In the Advantages of Exceptions section of the Java™ tutorials:

A method can duck any exceptions thrown within it, thereby allowing a method farther up the call stack to catch it.


...ducking an exception requires some effort on the part of the middleman methods. Any checked exceptions that can be thrown within a method must be specified in its throws clause.

What does "duck an exception" mean here? I searched the web and FOLDOC (Free On-line Dictionary of Computing) but didn't find anything that looked promising.

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    From the pseudo code shown in the tutorial, I would say it means not to catch the exception in the method itself, but ignore it (and in case of checked exceptions add it to the throws clause) so that it can be catched by a method further up in the call stack – Andreas Fester Nov 18 '15 at 8:29
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    "duck" in this context means forwarding the exception to the caller. – Flown Nov 18 '15 at 8:30
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    well... DUCK simply means to lower your head in order to avoid being hit or seen. For your method not to be hit by exception, you THROW it further up the call stack by declaring a throws exception on your method – jmcg Nov 18 '15 at 8:30
  • What is it with all these questions about ducks? – cobaltduck Nov 18 '15 at 16:51

To "duck an exception" means "not handle the exception". This actually explains the name: to duck means to "To evade; dodge".

The method ducking the exception simply doesn't handle it (because, for example, it is not its purpose) and let the exception be thrown to the calling method.

For example, consider a method whose purpose is to count the number of lines in a file. This would be a simple implementation (Java 8):

private static long numberOfLines(Path path) throws IOException {
    try (BufferedReader br = Files.newBufferedReader(path)) {
        return br.lines().count();

Note that this method doesn't handle the IOException that is thrown by Files.newBufferedReader(path), because that's not the method goal. It ducks and let the caller handle it appropriately.

Note the caller might also duck the exception and let its caller handle it, etc.


Well, ducking simply means to lower your head in order to avoid being hit or seen. In this case, 'duck an exception' just means avoiding your code from getting hit by an exception.

For your method not to be hit by exception, you throw it further up the call stack by declaring a throws exception on your method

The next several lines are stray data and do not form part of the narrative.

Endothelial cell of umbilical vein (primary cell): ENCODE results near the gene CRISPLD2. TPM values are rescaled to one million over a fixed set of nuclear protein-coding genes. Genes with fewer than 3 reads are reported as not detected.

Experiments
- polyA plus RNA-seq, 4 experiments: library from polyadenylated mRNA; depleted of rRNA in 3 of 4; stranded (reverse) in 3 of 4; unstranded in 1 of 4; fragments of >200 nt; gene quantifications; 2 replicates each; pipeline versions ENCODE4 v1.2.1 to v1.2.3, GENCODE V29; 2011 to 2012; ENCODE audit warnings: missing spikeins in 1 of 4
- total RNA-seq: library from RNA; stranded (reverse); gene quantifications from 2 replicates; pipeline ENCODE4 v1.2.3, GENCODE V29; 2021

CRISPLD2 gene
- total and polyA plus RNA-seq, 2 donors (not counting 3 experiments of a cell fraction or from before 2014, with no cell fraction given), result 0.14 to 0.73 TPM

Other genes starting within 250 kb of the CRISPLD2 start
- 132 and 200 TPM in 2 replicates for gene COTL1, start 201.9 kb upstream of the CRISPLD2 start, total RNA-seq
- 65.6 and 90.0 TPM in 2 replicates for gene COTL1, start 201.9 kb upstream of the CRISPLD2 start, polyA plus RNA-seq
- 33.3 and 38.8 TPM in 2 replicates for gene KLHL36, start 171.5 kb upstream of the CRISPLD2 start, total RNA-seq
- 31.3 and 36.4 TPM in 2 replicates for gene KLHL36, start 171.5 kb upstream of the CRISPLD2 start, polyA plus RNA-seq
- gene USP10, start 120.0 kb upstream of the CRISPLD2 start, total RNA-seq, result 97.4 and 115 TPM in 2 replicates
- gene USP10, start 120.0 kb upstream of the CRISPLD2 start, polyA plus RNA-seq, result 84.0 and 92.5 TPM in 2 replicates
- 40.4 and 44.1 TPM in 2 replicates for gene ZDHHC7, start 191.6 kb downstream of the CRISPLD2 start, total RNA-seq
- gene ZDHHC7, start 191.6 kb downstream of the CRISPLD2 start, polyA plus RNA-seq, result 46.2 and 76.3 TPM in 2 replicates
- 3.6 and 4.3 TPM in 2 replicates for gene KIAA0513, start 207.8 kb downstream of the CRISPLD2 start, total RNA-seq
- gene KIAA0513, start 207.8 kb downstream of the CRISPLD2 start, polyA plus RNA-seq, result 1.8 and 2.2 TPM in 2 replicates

public void myMethod() throws IOException {


If you don't duck, you have to catch it:

public void myMethod() {
    try {
       // ...  

    } catch(IOException e) {
      // handle exception
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    Unfortunately, since Java does not provide a way for an exception to hit a method in the face, these are the only two options. – Sam Estep Nov 18 '15 at 12:08
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    @Elogent try { someCheckedExceptionHere(); } catch (SomeCheckedException e) { throw new RuntimeException(e); } I do this quite frequently when I need to handle a checked exception and it occurring should result in an application crash (e.g. failure to load an FXML file describing a JavaFX scene required to start the application). – RAnders00 Nov 18 '15 at 19:16

i think it means a method can catch an exception and re-throw it for other method to catch it and handle it as needed. Or just throw a new exception. Or avoid catching an exception and let it bubble up the call stack. The point is to have a method delegate exception handling to other method which might be more appropriate to handle a given exception (e.g by having access to necessary data and/or state). But (for java) this requires declaring methods with throws clause all the time, which becomes boilerplate easily

as mentioned in @jmcg's comment, literally "DUCK simply means to lower your head in order to avoid being hit or seen" (like ducks do in a river)

  • I don't think ducking means to catch and rethrow. The part "Or avoid catching" sounds right, but the 2 sentences previous are perhaps incorrect. – vikingsteve Nov 18 '15 at 10:55
  • @vikingsteve, maybe so, but still it is about delegation, a method can indeed catch an exception to do some things and re-throw it to delegate for rest. Added for completeness – Nikos M. Nov 18 '15 at 11:04
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    Well you have explained a few cases but i dont think you are really answering the question - it's quite specific: "duck" an exception. If it has said "handle" an exception then I think the cases you describe would be more valid. – vikingsteve Nov 18 '15 at 13:06
  • @vikingsteve, fair enough, cheers – Nikos M. Nov 18 '15 at 14:35

I think to duck means re-throw an exception... in other words, ignore it hoping that someone else will handle it :)

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